Our around-the-clock media circus is at its most intense when it sinks its teeth into a juicy crime and the inevitable court trial that follows it.
Ever since the O.J. Simpson case back in the 1990s, media outlets have always been on the lookout for the next big thing. The type of story that will allow cable news channels to fill huge blocks of its programming with constant discussion of a story.
Of course, the most recent example of this was the case involving Casey Anthony in
Much like Simpson, Anthony was convicted by the media almost from the beginning. Led by carnival barkers like HLN's Nancy Grace, it appeared inconceivable to the media that she would be acquitted. Each night, this point of view was fed to a national audience.
However, as we all know, that is what happened. Except for four counts of lying to law enforcement officials, Anthony was acquitted of all charges and was released from jail today.
Please understand that this column is not meant to be some sort of defense of Anthony. She is a convicted liar, and her behavior in the aftermath of her child's death was astonishing. I do not know what makes this woman tick, but she appears very troubled.
The point of this column is about the media's tendency to overreach when covering these trials and the public's willingness to go along for the ride. This is clearly a partnership. Many people want to heap all the blame on the media, but the media would not supply this if there was not a willing audience for it.
My frustration is that the public simply does not expect more out of the media. People appear content to simply watch and latch on to whatever story is served up for them.
At a time when our nation has numerous economic problems and is at war, we appear more concerned about a murder trial that deals with sex, mystery and betrayal.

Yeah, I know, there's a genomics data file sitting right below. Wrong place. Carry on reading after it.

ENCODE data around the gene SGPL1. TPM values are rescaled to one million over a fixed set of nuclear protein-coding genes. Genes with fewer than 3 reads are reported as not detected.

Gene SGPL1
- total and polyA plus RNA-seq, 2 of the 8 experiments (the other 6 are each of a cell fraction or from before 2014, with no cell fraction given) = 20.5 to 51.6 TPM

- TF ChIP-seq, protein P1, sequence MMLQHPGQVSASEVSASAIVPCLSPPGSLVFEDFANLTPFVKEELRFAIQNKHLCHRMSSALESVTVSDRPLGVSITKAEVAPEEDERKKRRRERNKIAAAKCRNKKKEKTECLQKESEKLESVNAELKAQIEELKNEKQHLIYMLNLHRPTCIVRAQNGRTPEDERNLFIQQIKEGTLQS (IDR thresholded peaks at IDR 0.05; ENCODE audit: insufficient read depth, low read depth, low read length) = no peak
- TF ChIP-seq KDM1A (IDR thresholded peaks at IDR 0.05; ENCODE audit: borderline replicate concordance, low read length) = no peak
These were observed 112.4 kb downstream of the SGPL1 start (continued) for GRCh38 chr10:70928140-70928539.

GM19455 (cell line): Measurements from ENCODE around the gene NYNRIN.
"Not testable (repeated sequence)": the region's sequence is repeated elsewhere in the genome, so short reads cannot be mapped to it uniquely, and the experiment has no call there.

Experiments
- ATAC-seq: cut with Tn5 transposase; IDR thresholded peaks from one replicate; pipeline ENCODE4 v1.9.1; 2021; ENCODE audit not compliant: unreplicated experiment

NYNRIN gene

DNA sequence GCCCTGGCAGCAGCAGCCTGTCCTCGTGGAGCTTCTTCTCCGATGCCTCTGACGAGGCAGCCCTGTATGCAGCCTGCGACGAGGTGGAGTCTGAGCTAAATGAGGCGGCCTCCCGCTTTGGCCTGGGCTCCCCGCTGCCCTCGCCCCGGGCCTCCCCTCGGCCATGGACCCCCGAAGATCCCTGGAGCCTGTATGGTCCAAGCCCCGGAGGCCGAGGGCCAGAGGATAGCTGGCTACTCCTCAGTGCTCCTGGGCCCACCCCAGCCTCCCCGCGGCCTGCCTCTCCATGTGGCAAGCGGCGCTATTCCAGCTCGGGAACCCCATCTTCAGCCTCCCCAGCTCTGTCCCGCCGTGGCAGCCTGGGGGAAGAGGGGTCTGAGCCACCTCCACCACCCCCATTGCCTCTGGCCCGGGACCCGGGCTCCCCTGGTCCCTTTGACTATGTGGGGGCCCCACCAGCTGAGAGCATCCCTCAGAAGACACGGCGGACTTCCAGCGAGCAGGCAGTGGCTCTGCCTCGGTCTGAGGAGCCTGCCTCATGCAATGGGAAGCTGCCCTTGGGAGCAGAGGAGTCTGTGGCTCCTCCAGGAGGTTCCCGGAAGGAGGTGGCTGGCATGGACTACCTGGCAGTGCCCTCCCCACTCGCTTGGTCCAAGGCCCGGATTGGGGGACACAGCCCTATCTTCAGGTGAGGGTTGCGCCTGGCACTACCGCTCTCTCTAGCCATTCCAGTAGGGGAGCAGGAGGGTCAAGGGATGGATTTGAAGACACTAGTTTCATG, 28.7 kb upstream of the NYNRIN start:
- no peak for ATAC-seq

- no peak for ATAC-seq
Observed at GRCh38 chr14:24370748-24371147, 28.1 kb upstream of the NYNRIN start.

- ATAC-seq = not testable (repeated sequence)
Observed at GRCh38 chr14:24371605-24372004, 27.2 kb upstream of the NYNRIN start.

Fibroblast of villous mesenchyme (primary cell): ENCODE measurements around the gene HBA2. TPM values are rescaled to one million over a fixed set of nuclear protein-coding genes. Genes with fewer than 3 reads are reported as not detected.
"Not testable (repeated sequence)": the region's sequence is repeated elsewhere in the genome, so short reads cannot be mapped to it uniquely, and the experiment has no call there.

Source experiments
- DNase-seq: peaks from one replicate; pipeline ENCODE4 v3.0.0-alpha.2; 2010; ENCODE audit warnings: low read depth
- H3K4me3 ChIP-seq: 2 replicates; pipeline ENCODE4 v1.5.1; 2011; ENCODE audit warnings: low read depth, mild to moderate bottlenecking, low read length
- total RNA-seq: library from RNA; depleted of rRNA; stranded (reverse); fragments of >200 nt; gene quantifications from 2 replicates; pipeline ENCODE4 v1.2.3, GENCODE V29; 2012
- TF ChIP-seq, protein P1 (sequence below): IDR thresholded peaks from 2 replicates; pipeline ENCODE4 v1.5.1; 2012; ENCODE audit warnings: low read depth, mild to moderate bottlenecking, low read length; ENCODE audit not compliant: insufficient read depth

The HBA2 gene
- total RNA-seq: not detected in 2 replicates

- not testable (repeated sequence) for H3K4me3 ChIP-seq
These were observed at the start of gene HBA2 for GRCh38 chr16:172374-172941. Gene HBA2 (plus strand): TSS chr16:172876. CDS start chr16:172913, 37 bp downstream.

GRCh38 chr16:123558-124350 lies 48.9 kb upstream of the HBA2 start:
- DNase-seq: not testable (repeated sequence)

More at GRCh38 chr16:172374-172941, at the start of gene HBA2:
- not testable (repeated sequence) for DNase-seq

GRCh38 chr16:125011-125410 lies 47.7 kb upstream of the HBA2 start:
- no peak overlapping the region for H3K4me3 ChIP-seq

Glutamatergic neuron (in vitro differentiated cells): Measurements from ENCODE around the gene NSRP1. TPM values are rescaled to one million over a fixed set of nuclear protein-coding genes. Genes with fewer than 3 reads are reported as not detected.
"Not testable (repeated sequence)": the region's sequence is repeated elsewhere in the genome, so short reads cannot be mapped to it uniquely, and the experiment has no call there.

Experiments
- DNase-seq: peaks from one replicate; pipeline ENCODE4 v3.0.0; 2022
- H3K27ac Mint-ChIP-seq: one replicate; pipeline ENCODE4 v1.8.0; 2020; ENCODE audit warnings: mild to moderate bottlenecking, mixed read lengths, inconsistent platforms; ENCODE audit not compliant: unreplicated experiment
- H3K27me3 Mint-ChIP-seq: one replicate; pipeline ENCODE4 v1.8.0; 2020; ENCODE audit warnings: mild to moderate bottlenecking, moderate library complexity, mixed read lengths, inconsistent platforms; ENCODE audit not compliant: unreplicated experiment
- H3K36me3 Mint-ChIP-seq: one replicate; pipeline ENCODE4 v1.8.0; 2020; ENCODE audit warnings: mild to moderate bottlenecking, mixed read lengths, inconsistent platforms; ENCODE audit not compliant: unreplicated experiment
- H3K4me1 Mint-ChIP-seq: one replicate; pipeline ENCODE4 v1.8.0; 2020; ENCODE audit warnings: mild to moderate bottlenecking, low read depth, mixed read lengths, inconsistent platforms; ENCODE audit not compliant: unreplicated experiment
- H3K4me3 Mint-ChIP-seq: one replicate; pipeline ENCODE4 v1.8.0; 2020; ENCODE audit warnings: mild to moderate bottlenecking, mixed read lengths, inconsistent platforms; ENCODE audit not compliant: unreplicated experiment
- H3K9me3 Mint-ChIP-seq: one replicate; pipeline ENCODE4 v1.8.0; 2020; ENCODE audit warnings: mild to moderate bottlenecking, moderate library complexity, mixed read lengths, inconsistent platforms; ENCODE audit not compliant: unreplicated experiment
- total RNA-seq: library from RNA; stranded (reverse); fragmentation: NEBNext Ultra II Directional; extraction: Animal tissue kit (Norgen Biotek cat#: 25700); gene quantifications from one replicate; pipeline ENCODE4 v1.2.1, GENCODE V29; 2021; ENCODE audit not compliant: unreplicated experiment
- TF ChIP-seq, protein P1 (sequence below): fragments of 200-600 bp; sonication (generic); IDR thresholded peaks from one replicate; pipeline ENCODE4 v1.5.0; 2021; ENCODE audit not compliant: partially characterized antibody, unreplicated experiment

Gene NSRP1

Where are our priorities? While I agree that the murder of a two-year-old girl is important, the sad truth is that crimes like this happen on a semi-regular basis. So, why did this trial grab our attention?
It appealed because it had an attractive defendant who liked to party at the most inappropriate times. It appealed because that defendant would say just about anything to explain what happened no matter how preposterous or unsupported it was.
In the aftermath of all this, I think we all know what will happen to Anthony. Though she will likely become a social pariah, she also will get rich. Media outlets will pay to get her story, and it would not surprise me if she helped write a book about her life that will be on the shelves by Christmas.
Her story is not going away anytime soon. We live in a 'reality TV show' world and her life has been one for the last three years. Why should we expect that to change?
As for the public, my hope is that we take some time and reflect on these 'made for TV' court trials that are served to us. Lots of important stories go unreported while we focus on events like this.
Our priorities likely are a primary reason our country is so messed up. We lack the patience or commitment to deal with the real problems we face. So, we bury our faces in stories like the Anthony trial.
We get what we deserve.